Debate Time: Should Investors Buy The Dip?

By:
on Feb 3, 2020
Listen
  • Chinese stocks plunged Monday morning while U.S. stocks showed resiliency and moved higher.
  • One fund manager is encouraging investors to be excited about the prospect of buying stocks at cheaper prices.
  • Notable economist Mohamed El-Erian thinks otherwise and explained why on CNBC.

Follow Invezz on Telegram, Twitter, and Google News for instant updates >

The Coronavirus continues to show no signs of easing and scientists across the world are scrambling to create a solution that can be scaled for potential worldwide use. Meanwhile, Chinese stocks plummeted lower by 8% when they opened Monday and U.S. equities are in theory vulnerable to a similar decline in the near-term.

Are you looking for signals & alerts from pro-traders? Sign-up to Invezz Signals™ for FREE. Takes 2 mins.

So, should investors buy any dip? It depends on which expert you ask.

Yes, Buy The Dip

Taking the bullish side of the argument, Eastspring Investments client portfolio manager Sarah Lien said on Bloomberg TV a pullback is an “exciting” opportunity for investors. She said whenever markets sell-off “indiscriminately” it is time for investors to seek reasonable stocks at attractive valuations.

Many of the stocks that Lien had hoped to buy throughout 2019 are based in China. In reaction to a selloff of Chinese stocks, she said her firm is slowly building its position in the same names it liked last year. Lien said she especially likes companies with exposure to Chinese households who will “still need a microwave.”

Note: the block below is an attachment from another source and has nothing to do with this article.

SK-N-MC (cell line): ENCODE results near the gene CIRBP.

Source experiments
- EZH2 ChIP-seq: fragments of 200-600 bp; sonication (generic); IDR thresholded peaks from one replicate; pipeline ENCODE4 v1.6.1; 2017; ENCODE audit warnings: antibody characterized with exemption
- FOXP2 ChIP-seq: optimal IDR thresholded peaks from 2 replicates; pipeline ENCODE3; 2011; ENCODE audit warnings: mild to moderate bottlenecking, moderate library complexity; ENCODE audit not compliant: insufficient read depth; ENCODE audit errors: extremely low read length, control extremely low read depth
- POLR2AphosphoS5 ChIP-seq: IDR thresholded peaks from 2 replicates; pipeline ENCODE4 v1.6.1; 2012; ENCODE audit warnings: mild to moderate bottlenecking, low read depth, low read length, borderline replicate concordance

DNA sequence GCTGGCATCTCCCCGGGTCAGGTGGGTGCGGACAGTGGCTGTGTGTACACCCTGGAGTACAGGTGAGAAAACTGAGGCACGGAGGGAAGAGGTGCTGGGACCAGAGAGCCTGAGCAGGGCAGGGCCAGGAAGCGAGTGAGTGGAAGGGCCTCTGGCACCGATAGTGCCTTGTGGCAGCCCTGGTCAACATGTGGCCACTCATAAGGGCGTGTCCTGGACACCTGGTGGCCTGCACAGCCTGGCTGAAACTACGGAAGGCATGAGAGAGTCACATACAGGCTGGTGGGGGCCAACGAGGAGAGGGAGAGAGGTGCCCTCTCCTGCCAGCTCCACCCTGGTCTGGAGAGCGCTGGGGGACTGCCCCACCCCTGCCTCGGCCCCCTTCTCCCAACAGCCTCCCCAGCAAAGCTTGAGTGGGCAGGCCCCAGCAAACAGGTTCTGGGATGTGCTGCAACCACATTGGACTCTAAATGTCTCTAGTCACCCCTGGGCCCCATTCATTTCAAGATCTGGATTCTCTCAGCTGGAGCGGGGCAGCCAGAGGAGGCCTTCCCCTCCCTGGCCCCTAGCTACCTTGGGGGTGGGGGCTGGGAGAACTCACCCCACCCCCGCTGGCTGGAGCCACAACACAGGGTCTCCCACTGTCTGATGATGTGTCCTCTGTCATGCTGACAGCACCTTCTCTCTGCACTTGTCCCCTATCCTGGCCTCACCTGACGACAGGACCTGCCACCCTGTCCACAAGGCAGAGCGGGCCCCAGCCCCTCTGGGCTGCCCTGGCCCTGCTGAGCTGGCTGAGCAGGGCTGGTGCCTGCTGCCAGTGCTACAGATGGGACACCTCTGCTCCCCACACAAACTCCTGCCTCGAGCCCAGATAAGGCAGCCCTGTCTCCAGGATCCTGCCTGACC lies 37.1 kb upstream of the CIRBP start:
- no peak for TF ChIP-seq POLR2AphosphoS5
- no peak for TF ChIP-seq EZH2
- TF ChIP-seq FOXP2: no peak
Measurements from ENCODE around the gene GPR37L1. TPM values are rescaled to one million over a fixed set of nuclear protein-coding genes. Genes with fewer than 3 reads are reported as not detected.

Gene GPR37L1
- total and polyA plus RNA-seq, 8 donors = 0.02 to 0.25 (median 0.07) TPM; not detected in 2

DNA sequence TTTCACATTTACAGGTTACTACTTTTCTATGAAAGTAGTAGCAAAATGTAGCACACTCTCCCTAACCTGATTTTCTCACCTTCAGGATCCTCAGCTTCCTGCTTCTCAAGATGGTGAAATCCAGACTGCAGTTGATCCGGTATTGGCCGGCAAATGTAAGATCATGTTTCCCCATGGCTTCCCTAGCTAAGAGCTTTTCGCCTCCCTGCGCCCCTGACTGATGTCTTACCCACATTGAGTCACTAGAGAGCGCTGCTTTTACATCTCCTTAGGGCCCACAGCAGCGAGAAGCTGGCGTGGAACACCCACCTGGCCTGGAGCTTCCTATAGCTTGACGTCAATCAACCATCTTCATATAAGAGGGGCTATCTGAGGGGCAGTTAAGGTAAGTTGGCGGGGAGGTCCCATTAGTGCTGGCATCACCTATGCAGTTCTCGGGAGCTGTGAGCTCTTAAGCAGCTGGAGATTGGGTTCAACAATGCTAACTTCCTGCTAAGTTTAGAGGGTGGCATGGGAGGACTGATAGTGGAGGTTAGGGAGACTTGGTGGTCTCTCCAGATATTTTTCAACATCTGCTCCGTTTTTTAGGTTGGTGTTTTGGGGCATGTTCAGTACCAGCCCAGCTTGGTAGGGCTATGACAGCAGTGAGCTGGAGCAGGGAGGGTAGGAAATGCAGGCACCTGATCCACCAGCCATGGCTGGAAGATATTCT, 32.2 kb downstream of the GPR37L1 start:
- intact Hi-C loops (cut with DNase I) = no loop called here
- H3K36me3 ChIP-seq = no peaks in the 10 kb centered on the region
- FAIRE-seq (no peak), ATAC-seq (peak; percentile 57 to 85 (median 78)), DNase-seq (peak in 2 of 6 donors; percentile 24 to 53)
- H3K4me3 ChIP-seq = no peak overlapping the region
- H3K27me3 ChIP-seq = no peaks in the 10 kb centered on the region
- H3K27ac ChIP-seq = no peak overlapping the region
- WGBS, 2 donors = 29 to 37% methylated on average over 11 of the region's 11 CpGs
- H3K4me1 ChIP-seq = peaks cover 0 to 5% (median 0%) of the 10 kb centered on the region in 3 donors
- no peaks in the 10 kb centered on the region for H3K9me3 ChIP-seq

Think parts of everyday life that “aren’t going to go away” if there is a Coronavirus or not, she said. 

“People need to feed their babies, people need to drive a car,” she said.

No, Don’t Buy The Dip

The opposite side of the argument comes courtesy of notable economist Mohamed El-Erian. He believes the Coronavirus is notable enough to “paralyze China” and show ripple effects throughout the global economy.

The most important aspect to consider, he said on a Monday CNBC interview, is that the Coronavirus can’t be countered with central bank policies. The Chinese central bank can attempt to ease sentiment through liquidity injections of more than $170 billion. But any successful outcome is dependent on the virus outbreak being “temporary, containable, and reversible.” Those three terms are “very hard to associate” with the virus.

El-Erian created a new term to emphasize just how damaging the outbreak can be on China’s economy: “accelerating sudden stop dynamics.”

El-Erian’s theory could prove to be a reality in the coming weeks and months. He said the Coronavirus could notably impact the Chinese economy and this will be observable in future statistics readouts. If correct, the impact will spread across Asia, and ultimately be felt in the U.S., although to a much less degree.

As such, investors need to “pay more attention” to this large headwind and try to “resist our inclination to buy the dip.”

Stock Market